Brooks: A restaurant, an angry customer and a reminder about being kind to the ones who showed up

The customer was angry.

So many of us are these days.

“This woman was screaming so loudly at me on the phone that my son could hear her in the other room. I didn’t even have her on speaker phone,” said Anne Spaeth, CEO of Long Table Hospitality and owner of the Lynhall — a lovely spot to enjoy a cup of tea.

For two years, small businesses and their workers have veered from one crisis to the next to the next; keeping the lights on through grit, ingenuity and their customers’ goodwill.

But this customer was angry. If she didn’t get what she wanted, she warned Spaeth, she would take to social media and “destroy” the Lynhall.

“That’s when I stopped her and I said, ‘Are you listening to what you’re saying? I’m a person, who has worked very hard to survive, especially, the last two years,'” Spaeth said. This was a business that pandemic, recession, civil unrest, supply-chain shortages and soaring inflation hadn’t managed to destroy. “It gets so exhausting to fight these fights.”

Feeling frustrated, defeated and lonely, Spaeth started typing, putting together a brief account of the incident and posting it on business networking site LinkedIn, under the heading, “When did an accident stop being an accident?”

Was she the only one exhausted by these fights, she

She was not.

Supportive comments poured in. From customers, promising to come in for a meal. From others in the hospitality business, sharing angry-customer stories of their own. (Have you heard the one about the customer who demanded a full refund because the butter on their bread didn’t melt fast enough?)

“The whiplash of all the different things we’ve had to do over the last two years to survive, I think there’s a level of fatigue we’re all feeling,” Spaeth said. “We were running on adrenaline for so long. It’s been so hard.”

Spaeth didn’t want to further anger the customer by sharing her name and contacting information with a reporter, so we don’t know the woman’s side of the story, or what struggles she might be going through in her own life.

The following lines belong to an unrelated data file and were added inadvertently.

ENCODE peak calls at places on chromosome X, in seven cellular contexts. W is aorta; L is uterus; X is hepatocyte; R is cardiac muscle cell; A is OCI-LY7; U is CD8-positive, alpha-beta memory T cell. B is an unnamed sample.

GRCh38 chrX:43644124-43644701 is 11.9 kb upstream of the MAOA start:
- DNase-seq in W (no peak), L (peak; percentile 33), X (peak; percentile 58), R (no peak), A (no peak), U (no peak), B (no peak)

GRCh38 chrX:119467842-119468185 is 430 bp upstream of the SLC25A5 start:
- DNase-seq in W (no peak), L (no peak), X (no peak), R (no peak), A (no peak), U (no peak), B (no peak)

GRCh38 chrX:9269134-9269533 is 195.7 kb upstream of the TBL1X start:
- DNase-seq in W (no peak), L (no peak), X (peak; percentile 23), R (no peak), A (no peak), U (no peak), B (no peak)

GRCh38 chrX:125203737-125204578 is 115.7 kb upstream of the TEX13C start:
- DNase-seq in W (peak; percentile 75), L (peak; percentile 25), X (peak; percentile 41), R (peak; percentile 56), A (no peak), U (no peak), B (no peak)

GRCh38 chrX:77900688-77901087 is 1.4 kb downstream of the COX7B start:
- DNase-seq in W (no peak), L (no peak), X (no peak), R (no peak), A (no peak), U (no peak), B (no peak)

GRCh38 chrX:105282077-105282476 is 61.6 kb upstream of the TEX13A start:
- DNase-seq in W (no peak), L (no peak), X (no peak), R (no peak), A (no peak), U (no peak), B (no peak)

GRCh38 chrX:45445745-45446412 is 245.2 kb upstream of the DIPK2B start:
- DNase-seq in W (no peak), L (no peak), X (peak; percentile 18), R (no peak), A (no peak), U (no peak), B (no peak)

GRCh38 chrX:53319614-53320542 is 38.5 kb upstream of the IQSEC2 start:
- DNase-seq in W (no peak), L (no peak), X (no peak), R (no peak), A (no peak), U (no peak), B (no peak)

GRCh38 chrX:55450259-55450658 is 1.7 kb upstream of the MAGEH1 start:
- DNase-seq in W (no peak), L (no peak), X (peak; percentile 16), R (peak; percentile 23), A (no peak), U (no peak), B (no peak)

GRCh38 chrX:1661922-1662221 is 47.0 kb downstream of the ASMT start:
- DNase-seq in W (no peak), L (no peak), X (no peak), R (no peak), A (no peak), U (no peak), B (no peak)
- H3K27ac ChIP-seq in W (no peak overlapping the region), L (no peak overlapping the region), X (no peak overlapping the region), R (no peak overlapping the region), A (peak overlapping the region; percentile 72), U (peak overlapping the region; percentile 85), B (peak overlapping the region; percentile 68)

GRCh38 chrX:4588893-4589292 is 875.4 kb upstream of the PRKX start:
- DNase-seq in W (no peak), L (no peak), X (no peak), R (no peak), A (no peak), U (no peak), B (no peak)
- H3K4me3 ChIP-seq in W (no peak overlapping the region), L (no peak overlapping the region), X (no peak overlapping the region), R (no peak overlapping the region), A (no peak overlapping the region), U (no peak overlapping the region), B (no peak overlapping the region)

The story, as Spaeth understands it, started at teatime a week ago, with a crash of fine china and tea cakes hitting the floor. The customer apparently bumped the table, sending the entire tea service — including the delicate three-tiered tower of sweets and savories — flying.

An accident. The sort of thing that could happen to anyone with elbows.

Spaeth wasn’t in the restaurant in Edina that day, but her staff filled her in, pleased to report that they had enough pastries on hand to settle the customer and her friend at another table, with another tea service, and to offer reassurances and a glass of rosé — all while seating the 60 other guests who had reservations for afternoon tea.

When the customer left, Spaeth was told, she was smiling.

But a few days later came an e-mail, complaining that the staff had set the woman up for disaster by placing the tea service off-kilter on the table. She wanted a full refund.

Spaeth said she wrote back, offering sympathy and a gift certificate, but declining the refund. Afternoon tea service is $55 per person. Which means the accident had led to the destruction or consumption of $200 worth of food and the loss of at least $75 worth of china.

“Why is there so much anger?” Spa eth “That seems to be what people are leading with, rather than leading from a place of grace or compassion or trying to understand that there’s an expense for a restaurant. I don’t just have a money tree in the backyard, that I’m printing cash to cover $200 worth of pastries.”

More angry messages followed, she said, until the woman asked to speak with someone in charge, which is how Spaeth found herself on the phone with a very unhappy customer.

“She just kept screaming, ‘Do the right thing, do the right thing,'” she said. “In my mind, I’m doing the right thing. The right thing is to support my team.”

Early in the pandemic, there were signs in the shop windows reminding us that the whole world is short-staffed right now, so be kind to the ones who show up.

“To me, that’s the larger message. Be kind. Be patient,” Spaeth said. “We can sit around talking about how negative and destructive the world has become, but we all have to start showing up from a place of compassion and kindness and support for one another. Even when accidents happen.”

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